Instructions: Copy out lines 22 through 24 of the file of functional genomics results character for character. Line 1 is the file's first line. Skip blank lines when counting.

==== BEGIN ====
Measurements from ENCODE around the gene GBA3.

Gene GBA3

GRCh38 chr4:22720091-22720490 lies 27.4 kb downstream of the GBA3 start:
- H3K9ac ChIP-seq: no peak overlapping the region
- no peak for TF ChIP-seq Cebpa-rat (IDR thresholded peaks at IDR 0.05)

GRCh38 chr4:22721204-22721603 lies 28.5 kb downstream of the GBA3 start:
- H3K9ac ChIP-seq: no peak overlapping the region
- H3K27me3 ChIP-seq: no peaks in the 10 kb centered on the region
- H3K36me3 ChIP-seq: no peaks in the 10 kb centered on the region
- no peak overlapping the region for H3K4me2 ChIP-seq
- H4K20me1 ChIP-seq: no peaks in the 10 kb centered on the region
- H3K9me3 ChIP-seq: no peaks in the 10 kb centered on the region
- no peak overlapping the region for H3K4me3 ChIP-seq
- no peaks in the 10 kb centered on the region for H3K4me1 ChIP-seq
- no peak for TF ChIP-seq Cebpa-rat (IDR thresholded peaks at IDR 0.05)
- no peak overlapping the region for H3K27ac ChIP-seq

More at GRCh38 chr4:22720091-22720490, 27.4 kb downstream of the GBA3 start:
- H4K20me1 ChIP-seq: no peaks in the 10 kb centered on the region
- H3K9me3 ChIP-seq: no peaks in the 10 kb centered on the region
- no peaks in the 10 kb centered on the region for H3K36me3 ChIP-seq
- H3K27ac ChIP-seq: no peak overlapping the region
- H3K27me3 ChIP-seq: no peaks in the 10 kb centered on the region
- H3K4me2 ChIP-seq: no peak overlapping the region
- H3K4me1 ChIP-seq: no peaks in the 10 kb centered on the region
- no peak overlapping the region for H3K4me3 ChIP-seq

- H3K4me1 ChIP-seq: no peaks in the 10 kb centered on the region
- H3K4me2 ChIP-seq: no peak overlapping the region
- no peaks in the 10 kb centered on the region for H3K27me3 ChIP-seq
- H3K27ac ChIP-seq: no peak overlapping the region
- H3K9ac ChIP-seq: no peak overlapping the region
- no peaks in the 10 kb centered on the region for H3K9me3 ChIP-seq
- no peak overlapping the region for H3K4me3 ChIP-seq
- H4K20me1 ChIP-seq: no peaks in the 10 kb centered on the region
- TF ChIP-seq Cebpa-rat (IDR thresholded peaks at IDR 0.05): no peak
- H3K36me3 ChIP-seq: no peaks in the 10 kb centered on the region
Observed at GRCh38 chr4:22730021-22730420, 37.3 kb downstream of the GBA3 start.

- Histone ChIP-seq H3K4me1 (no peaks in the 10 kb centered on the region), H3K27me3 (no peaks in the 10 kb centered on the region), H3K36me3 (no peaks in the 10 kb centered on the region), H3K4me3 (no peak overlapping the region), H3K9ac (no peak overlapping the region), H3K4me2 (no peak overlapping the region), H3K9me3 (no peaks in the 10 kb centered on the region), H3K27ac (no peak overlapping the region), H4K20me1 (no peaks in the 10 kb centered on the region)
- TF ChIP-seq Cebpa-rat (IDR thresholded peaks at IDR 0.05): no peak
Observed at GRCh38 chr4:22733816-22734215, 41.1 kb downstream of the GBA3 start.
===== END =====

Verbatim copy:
- H3K27me3 ChIP-seq: no peaks in the 10 kb centered on the region
- H3K4me2 ChIP-seq: no peak overlapping the region
- H3K4me1 ChIP-seq: no peaks in the 10 kb centered on the region